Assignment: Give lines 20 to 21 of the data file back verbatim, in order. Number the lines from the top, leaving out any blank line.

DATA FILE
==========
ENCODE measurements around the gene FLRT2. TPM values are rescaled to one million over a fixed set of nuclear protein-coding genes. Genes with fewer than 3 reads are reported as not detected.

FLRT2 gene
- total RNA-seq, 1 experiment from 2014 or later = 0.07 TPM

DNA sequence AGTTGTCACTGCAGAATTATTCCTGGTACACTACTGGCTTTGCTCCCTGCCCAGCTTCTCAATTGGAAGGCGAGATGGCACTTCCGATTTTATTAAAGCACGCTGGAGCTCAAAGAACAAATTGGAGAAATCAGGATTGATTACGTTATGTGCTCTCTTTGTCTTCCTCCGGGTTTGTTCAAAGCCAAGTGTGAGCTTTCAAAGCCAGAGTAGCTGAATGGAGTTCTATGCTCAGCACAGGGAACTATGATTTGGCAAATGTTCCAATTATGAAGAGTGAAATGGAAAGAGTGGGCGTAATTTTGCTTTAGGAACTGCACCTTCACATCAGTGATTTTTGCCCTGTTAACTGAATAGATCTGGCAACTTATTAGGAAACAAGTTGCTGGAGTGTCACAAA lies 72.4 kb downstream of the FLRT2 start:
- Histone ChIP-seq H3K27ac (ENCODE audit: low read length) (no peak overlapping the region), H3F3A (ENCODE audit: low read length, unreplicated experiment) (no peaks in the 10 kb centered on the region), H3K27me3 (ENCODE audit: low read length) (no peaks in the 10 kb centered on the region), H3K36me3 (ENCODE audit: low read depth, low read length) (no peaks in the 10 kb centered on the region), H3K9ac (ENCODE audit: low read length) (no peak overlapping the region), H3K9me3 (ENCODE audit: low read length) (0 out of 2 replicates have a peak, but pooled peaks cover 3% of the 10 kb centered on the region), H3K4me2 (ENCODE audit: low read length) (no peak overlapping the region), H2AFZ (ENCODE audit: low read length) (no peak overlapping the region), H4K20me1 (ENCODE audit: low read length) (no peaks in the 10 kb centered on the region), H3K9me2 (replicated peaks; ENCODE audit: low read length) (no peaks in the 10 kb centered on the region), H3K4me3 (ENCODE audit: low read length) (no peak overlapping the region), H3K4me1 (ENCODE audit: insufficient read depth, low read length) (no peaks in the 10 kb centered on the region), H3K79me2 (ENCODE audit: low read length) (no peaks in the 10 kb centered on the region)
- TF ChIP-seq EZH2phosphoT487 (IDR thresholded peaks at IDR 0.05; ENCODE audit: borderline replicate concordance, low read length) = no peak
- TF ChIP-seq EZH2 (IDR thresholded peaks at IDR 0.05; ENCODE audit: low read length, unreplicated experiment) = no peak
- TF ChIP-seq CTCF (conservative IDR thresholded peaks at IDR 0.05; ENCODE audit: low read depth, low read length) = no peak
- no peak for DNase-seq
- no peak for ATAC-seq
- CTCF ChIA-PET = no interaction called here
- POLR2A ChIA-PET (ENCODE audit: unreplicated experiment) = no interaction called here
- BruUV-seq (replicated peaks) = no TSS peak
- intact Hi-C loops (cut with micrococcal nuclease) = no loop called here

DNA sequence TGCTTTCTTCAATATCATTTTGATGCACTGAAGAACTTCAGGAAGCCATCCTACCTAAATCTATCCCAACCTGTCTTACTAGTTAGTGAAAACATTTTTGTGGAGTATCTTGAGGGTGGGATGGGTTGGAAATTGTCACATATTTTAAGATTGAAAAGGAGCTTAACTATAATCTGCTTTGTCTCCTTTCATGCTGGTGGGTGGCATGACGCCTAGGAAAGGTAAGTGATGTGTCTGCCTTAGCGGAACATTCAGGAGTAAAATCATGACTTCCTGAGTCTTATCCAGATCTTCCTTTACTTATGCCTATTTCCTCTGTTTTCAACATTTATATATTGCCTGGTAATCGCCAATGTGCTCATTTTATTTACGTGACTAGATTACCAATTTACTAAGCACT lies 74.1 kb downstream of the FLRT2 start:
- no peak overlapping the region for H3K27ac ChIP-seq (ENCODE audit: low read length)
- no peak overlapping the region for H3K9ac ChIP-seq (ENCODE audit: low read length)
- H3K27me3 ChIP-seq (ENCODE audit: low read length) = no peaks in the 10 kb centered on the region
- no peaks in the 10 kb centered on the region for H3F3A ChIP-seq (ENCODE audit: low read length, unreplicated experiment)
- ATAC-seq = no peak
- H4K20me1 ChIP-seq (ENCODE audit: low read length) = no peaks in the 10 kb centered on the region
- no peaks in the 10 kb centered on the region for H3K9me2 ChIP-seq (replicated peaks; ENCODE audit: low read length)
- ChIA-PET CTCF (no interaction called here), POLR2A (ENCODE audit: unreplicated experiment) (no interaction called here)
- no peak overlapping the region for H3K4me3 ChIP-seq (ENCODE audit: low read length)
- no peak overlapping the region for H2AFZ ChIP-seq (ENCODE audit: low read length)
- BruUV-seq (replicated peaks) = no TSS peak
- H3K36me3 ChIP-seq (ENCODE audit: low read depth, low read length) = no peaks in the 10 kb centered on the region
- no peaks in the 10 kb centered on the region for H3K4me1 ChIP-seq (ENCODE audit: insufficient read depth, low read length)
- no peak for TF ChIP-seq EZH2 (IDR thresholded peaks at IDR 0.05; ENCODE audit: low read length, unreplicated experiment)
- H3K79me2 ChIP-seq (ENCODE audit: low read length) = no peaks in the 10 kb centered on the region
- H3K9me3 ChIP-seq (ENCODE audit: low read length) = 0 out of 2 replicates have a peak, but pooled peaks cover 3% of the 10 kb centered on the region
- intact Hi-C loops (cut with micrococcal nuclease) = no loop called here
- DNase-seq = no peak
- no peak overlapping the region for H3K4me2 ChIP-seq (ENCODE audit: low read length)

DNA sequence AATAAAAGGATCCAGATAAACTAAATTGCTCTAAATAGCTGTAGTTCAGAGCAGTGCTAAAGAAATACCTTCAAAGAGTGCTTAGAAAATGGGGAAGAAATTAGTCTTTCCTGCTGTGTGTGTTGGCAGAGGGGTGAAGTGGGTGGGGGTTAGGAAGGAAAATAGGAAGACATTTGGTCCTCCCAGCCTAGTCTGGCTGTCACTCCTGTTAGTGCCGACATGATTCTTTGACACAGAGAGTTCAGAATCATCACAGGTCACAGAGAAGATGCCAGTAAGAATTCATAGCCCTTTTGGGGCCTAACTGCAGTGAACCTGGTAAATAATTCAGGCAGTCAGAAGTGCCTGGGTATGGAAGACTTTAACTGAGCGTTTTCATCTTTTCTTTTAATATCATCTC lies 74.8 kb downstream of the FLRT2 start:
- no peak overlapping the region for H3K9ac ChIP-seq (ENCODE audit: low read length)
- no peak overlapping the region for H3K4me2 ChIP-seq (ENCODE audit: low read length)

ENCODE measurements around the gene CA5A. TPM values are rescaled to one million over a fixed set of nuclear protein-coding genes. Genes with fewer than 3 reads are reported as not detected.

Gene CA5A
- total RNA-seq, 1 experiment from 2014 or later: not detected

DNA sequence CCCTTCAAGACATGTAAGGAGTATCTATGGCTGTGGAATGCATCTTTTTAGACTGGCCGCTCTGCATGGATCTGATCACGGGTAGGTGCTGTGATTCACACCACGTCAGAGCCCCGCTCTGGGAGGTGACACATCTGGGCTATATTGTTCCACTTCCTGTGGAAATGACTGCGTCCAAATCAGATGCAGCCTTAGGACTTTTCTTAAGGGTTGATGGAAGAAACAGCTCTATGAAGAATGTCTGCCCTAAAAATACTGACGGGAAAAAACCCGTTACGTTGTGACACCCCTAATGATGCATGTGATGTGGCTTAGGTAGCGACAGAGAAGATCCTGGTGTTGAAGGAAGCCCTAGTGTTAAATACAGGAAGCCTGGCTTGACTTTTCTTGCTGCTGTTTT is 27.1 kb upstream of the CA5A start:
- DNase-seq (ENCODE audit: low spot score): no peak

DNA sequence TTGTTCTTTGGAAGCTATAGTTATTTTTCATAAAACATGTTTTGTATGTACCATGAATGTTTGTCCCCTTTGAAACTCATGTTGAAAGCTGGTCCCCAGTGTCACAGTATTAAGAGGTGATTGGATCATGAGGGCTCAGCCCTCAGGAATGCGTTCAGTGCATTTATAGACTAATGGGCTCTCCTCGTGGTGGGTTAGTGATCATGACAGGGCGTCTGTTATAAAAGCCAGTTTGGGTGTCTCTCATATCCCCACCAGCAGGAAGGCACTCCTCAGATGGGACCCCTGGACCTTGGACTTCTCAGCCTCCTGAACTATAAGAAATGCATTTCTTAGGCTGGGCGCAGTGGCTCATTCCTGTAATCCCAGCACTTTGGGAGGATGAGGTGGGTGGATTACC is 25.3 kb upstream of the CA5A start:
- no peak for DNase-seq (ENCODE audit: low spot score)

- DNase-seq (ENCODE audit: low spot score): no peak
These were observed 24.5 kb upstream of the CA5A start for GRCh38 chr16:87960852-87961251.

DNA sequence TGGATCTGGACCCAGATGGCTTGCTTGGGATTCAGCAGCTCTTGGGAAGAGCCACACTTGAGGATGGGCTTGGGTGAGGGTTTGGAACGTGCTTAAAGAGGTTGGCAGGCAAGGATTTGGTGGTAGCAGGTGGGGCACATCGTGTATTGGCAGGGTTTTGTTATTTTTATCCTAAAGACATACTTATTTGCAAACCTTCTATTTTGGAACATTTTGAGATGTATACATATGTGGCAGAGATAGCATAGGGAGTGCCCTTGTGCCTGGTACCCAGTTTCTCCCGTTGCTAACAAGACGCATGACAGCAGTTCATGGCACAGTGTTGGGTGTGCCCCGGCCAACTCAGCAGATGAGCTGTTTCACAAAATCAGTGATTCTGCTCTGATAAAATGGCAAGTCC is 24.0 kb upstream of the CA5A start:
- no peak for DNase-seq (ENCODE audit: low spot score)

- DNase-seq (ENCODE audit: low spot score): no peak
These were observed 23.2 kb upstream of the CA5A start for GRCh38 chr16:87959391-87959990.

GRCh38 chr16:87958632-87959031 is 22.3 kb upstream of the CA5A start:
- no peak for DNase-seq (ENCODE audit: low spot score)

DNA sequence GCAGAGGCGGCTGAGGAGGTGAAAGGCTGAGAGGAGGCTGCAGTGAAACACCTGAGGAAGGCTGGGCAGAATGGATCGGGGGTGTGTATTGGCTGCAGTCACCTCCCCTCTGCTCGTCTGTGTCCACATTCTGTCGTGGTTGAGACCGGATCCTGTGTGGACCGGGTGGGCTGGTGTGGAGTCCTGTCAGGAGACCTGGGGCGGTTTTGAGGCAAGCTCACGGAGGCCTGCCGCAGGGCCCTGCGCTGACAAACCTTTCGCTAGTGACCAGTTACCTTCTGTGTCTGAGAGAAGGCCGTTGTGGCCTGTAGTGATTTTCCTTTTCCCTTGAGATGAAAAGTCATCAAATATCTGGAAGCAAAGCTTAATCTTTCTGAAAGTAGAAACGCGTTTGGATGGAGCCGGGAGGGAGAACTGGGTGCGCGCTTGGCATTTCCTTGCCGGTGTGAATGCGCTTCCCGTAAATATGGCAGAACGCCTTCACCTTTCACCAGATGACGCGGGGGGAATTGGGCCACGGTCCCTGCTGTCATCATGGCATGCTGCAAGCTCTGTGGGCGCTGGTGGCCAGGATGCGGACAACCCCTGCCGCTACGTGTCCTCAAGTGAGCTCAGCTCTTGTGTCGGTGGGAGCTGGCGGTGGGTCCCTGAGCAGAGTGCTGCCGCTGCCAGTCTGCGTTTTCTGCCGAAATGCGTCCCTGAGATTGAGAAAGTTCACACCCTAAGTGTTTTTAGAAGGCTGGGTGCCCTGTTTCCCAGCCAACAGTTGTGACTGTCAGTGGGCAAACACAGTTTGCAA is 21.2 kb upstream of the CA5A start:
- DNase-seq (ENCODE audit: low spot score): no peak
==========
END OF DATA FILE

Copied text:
- ATAC-seq = no peak
- H4K20me1 ChIP-seq (ENCODE audit: low read length) = no peaks in the 10 kb centered on the region